Our business is not capital or labor intensive. Typically, 60% of our sales take place in the second half of the fiscal year. Since our customers have historically been large distributors with which we have done business for a number of years, our cash flows from our existing business have been, and we expect them to continue to be, fairly reliable.
We had capital expenditures totaling $10.30 million for the year ended March 31, 2008, primarily on improvements to production and research facilities. We spent $1.49 million on fixed assets in fiscal year 2007.
Our current facility commenced operations in 2000. With the increases in sales volume in the last couple of years, we are reaching our production capacity. We have started to construct a new plant with an overall project size of $45.5 million. Phase 1 of the project involves constructing a facility capable of producing 150 tons of probiotics per annum and is estimated to cost $27.50 million, $25 million of which is expected to be paid in the fourth quarter of calendar year 2008 and the balance by the end of second quarter of calendar year 2009. Subsequent phases of this project will only commence when demands for probiotics have exceeded the production capacity of the Phase 1 facility.
We are expanding our sales to other cities in China through a combination of distributors and our own stores. In this regard, we have opened 60 stores in Shanghai and 5 other cities in China at March 31, 2008 and intend to have over 300 stores by the end of 2009 fiscal year at an anticipated cost of approximately $11 million. In preparation for the opening of our retail stores, we have repackaged a number of our existing products for sale in our stores, and have introduced several new products which are available exclusively in our stores. The costs of repackaging the existing products and releasing the new products are minimal and have been included in our cost of sales and selling and administrative expenses. We will continue to develop new products to strengthen our product pipeline and add to our retail store offerings. As our development costs mainly comprise staff costs, we do not expect that such costs will be significant.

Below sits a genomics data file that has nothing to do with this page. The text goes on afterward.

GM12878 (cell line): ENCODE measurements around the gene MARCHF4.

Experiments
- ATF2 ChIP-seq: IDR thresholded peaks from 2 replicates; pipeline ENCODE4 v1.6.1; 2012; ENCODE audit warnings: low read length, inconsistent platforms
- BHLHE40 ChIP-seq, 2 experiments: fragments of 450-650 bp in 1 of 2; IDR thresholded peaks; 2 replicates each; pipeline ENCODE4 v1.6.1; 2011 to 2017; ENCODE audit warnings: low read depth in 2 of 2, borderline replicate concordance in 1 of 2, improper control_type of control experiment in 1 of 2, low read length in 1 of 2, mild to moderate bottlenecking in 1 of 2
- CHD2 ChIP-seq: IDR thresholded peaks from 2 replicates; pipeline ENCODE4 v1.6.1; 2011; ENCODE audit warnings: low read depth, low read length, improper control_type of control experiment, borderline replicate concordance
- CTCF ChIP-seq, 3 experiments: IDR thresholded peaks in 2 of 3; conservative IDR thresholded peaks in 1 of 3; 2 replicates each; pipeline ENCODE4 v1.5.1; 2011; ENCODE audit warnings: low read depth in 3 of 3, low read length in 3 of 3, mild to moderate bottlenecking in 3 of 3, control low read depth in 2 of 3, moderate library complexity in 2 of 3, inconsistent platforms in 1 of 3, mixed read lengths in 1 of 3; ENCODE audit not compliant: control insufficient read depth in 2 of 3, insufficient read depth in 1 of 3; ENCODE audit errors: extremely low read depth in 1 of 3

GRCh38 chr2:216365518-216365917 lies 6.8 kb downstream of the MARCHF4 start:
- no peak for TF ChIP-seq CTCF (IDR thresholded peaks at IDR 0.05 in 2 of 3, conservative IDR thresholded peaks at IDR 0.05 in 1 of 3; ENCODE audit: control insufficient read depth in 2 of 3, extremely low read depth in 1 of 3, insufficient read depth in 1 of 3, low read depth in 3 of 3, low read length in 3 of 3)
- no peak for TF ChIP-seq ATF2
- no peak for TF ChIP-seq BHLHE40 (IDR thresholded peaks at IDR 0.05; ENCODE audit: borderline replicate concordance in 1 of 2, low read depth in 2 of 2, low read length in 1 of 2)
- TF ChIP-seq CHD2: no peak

We had net cash of $25 million generated from financing activities in fiscal year 2008. We had $2.28 million of cash flows used in financing activities for the year ended March 31, 2007. Details on our financing activities for the two fiscal years are as follows:
On December 11, 2007, we issued a 4% Senior Convertible Promissory Note in the amount of $25,000,000 (the “Note”) with a maturity date of December 11, 2010. The principal amount of the Note is convertible into shares of our common stock at an exercise price of $12.00 per share at any time until the maturity date. If the Note is not converted at maturity, we will redeem the Note at a price that gives a total yield of 10% per annum inclusive of the annual interest. The Note also provides for mandatory conversion into common stock if the Group achieve a net income of $60 million in fiscal year 2010. Net proceeds of the Note are expected to be used to fund the construction of a proposed 150-metric-ton-per-year manufacturing facility and for other capital expenditures.
Taking into account our current cash position and our anticipated cash flows from operations, we expect we will be able to meet all our funding needs in the next twelve months, including payments required to settle our contractual obligations and for our construction of our new plant. No assurance, however, can be given that our business plan will succeed. In the event that our business plan does not materialize as predicted, we may need to seek for external financing to fund our expansion plan. There can be no assurance that we will be able to raise needed capital on favorable terms, if at all. In addition, there is no assurance that our estimate of our liquidity needs is accurate or that new business development or other unforeseen events will not occur, resulting in the need to raise additional funds.
We believe that inflation has not had a material impact on our results of operations for the fiscal years ended March 31, 2007 and 2008.
Typically, 60% of our sales take place in the second half of the fiscal year because many of our customers purchase our products to give as gifts during the Chinese festivals that occur during this time of the year. While it is still too early to tell, we expect that our bulk additive sales will not be seasonal in nature because the bulk products are purchased by food manufacturers consistently over the year.
Off-Balance Sheet Arrangements
We do not have any off-balance sheet arrangements.
Critical Accounting Policies